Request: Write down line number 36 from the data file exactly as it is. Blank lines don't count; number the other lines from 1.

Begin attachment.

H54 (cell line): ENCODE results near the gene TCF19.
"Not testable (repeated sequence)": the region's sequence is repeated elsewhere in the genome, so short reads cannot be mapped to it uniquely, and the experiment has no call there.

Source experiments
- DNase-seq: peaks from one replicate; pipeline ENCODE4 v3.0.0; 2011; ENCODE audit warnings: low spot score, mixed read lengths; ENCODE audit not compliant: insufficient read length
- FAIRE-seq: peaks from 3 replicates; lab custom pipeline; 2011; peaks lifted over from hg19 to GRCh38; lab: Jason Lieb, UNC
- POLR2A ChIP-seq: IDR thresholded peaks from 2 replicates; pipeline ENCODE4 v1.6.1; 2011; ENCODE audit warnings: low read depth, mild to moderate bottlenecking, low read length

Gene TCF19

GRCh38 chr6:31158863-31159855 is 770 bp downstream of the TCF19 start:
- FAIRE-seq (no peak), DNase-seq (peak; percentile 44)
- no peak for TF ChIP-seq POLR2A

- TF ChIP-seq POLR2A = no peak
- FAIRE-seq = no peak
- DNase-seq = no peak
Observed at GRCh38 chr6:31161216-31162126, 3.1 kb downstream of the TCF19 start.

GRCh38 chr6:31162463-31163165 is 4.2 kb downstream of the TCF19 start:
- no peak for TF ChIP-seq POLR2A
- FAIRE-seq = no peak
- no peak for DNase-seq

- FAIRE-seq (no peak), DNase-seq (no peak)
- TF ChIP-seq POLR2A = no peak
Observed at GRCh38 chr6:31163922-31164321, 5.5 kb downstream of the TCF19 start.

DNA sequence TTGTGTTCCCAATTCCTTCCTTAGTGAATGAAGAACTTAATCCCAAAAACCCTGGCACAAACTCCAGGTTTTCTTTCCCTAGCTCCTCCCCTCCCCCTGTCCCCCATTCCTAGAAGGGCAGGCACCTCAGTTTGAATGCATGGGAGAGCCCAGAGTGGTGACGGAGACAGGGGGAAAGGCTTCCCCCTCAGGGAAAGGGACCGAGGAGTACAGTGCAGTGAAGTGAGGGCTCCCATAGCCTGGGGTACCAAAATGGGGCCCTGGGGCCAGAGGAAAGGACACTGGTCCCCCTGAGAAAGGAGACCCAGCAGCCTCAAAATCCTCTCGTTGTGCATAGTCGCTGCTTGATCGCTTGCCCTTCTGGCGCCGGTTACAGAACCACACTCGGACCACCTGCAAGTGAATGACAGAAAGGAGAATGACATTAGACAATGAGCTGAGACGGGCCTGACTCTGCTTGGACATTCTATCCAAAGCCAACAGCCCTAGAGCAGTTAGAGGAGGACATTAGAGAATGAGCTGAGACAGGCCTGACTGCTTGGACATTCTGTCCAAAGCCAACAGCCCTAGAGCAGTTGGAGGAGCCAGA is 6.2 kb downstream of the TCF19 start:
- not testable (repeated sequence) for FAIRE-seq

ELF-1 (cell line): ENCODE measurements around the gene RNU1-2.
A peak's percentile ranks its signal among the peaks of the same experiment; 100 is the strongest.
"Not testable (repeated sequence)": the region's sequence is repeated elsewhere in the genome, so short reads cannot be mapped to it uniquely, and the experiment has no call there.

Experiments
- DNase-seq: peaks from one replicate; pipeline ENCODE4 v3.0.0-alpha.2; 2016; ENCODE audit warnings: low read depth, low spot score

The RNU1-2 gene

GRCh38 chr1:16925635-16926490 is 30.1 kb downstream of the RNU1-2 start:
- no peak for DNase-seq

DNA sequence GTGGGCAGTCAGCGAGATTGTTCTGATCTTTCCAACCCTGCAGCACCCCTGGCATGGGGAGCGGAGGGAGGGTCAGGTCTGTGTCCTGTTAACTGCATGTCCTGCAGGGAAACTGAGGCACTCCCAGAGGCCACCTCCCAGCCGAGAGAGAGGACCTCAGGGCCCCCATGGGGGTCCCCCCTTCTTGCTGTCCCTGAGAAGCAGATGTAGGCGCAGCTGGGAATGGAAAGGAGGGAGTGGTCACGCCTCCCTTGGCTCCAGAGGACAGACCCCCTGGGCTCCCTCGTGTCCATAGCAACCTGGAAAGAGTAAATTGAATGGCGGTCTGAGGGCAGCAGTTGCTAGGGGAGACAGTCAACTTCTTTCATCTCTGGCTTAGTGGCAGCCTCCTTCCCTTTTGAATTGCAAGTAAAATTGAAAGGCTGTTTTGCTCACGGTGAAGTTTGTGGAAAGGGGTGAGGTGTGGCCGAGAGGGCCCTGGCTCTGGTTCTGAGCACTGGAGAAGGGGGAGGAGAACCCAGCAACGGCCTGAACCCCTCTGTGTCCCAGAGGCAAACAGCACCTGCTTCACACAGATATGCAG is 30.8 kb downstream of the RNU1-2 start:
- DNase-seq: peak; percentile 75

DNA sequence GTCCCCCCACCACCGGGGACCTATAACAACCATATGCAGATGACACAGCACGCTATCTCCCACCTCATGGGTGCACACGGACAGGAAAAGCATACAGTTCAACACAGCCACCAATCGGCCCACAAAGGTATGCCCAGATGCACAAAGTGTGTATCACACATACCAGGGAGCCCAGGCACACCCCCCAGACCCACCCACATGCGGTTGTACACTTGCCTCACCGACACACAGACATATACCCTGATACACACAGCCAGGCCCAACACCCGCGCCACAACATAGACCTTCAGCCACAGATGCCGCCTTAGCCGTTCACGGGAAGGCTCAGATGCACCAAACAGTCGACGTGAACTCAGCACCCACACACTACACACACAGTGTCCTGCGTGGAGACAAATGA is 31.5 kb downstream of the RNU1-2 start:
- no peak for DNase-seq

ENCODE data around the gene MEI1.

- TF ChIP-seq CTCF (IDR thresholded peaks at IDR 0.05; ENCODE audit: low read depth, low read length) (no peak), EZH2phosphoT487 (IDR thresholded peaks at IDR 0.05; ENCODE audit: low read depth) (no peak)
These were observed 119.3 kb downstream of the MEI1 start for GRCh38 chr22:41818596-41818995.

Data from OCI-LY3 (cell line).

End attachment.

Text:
ENCODE data around the gene MEI1.